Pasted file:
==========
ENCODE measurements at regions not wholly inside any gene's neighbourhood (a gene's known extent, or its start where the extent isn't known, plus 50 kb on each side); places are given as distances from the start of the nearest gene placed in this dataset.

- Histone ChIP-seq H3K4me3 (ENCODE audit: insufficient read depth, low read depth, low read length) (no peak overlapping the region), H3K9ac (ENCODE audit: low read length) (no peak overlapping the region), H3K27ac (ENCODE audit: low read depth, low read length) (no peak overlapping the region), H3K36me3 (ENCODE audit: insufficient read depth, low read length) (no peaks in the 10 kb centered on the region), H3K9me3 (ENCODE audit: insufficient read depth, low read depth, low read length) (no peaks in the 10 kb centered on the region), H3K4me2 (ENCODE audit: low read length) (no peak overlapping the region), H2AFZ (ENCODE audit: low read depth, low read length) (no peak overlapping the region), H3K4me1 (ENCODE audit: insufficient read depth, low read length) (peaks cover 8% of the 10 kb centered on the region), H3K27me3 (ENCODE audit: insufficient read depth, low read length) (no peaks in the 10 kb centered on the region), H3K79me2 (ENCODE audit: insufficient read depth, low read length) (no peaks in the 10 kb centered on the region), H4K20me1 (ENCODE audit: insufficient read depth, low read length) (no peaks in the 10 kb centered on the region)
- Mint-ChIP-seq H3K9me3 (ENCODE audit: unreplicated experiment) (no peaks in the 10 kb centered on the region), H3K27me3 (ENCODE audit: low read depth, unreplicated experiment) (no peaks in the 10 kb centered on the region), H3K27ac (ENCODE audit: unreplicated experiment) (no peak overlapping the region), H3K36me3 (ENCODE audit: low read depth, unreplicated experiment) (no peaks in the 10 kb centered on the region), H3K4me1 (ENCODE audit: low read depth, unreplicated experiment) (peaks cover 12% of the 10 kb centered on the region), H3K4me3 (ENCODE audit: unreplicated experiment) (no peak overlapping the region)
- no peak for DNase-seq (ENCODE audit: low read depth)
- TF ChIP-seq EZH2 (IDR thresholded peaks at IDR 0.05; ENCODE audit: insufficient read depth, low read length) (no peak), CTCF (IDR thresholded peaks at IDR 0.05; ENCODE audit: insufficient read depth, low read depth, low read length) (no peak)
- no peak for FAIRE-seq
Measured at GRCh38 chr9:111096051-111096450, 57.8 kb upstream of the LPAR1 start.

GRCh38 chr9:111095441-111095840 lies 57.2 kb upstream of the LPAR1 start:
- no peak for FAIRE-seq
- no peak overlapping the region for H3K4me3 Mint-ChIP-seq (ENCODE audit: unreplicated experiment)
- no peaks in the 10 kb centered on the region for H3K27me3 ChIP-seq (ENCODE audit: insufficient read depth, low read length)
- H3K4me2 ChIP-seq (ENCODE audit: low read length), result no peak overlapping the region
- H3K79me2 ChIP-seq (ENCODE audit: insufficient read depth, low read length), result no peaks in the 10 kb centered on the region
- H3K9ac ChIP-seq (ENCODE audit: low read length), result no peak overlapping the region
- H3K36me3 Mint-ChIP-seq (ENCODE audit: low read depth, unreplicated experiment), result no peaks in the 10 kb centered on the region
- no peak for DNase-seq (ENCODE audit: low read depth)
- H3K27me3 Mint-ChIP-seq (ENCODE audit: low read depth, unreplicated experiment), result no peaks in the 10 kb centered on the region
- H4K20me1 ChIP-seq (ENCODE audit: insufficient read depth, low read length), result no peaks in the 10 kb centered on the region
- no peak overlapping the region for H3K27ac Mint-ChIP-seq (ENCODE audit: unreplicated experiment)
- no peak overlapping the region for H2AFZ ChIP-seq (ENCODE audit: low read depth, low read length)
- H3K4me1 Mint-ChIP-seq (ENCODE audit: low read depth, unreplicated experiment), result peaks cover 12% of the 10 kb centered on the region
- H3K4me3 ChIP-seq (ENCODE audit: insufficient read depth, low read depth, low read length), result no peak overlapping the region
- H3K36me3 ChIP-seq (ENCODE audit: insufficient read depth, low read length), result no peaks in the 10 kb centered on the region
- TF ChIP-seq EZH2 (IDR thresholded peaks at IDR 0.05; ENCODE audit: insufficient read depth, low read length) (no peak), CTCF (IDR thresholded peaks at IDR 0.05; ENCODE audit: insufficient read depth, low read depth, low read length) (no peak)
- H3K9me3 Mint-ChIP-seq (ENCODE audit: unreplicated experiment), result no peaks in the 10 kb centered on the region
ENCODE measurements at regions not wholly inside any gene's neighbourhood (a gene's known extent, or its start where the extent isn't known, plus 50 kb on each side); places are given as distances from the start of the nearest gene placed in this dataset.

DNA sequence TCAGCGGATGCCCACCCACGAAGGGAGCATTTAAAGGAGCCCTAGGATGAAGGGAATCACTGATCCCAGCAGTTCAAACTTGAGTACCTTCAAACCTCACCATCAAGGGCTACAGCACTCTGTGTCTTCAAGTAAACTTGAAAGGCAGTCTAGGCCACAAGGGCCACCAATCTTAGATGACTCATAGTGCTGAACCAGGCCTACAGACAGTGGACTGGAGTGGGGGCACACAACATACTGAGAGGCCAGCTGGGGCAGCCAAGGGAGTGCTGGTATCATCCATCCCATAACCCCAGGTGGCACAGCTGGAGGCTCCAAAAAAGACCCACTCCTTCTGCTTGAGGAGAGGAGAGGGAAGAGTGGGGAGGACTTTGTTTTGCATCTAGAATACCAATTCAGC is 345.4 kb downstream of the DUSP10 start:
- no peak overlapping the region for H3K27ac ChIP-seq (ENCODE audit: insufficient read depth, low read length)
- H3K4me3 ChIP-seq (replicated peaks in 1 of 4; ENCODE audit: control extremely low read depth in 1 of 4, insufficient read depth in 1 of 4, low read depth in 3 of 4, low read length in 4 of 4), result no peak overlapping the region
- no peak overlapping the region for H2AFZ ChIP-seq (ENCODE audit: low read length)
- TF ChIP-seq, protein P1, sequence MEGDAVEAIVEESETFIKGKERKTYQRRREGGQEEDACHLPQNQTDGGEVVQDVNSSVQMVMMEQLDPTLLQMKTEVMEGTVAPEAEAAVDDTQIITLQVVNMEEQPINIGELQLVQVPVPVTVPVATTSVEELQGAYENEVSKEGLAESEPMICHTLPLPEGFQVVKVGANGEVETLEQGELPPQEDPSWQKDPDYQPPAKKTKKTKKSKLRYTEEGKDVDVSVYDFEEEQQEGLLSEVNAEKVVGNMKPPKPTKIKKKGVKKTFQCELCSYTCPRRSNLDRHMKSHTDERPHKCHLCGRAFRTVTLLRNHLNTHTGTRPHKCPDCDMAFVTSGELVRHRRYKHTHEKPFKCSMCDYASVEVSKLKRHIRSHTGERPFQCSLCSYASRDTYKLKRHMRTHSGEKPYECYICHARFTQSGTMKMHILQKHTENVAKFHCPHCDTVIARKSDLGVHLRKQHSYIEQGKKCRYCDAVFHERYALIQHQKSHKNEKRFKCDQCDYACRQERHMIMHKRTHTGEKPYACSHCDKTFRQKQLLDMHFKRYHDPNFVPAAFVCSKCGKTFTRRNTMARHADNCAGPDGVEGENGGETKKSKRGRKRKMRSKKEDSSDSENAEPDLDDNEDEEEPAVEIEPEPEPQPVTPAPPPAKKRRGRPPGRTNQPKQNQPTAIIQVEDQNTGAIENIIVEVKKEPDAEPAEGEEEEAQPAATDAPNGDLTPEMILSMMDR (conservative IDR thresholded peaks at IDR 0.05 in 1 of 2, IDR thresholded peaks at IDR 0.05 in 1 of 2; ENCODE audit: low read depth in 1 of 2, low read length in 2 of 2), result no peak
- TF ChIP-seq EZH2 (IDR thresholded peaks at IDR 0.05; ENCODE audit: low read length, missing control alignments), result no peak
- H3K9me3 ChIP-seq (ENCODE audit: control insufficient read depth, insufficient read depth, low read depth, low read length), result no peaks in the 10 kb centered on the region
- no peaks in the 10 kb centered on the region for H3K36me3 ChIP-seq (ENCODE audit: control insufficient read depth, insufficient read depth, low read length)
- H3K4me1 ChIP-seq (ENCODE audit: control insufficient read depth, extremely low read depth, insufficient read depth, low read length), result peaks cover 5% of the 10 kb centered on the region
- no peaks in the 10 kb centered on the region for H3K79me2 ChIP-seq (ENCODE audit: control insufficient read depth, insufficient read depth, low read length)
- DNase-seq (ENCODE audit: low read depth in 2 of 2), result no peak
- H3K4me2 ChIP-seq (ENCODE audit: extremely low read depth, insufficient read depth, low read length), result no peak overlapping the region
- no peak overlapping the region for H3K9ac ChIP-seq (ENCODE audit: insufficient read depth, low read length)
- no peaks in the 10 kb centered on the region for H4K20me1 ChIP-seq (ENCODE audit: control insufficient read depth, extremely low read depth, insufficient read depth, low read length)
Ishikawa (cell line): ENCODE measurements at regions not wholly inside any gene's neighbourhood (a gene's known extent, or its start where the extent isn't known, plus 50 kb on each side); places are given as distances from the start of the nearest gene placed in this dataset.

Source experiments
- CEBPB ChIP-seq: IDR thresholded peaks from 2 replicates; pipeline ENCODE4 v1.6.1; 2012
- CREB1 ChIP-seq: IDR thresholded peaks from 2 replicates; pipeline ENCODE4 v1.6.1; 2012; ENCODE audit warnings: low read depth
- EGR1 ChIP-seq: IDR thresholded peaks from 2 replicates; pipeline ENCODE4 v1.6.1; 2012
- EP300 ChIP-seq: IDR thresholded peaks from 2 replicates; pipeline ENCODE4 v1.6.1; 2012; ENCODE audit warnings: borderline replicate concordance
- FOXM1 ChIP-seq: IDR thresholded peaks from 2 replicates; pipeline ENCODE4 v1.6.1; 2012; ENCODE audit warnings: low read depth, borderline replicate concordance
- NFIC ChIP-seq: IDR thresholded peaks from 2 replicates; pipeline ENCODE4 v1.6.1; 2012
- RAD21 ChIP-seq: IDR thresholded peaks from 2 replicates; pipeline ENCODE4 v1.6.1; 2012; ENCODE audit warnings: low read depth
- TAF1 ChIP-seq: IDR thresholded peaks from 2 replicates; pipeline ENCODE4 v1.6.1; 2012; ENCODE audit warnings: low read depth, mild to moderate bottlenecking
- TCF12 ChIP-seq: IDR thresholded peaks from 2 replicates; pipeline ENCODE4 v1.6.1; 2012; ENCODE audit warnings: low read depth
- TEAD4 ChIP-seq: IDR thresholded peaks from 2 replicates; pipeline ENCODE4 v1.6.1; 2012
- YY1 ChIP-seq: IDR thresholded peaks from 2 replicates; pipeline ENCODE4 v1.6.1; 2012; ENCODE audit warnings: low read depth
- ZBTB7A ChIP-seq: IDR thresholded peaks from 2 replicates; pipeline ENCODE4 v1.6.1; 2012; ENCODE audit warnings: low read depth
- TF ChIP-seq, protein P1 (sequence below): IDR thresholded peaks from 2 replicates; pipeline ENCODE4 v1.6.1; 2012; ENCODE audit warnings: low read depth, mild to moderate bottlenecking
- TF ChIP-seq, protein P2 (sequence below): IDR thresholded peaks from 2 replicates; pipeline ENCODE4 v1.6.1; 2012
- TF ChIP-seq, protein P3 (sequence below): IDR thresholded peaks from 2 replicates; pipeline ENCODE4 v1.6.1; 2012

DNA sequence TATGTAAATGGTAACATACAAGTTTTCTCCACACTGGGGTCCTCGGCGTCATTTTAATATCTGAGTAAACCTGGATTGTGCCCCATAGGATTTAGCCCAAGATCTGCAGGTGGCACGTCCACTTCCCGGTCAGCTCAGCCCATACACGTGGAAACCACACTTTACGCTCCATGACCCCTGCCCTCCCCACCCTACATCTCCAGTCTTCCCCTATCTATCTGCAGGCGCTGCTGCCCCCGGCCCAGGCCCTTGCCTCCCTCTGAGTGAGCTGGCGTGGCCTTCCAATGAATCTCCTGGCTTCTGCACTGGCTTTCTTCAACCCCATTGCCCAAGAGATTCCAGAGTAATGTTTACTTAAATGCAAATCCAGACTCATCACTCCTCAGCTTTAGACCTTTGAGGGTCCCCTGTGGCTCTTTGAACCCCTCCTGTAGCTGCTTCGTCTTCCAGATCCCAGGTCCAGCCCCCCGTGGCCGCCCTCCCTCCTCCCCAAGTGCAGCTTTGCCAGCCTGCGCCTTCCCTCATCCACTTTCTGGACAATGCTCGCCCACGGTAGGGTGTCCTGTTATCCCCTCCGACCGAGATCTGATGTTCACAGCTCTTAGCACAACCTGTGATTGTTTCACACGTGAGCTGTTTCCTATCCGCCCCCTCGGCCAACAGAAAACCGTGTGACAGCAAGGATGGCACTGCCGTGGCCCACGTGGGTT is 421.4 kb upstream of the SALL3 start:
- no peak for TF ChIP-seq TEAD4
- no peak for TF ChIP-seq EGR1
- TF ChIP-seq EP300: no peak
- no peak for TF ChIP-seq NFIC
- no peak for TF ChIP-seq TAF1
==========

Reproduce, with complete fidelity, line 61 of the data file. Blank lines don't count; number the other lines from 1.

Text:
- TF ChIP-seq EP300: no peak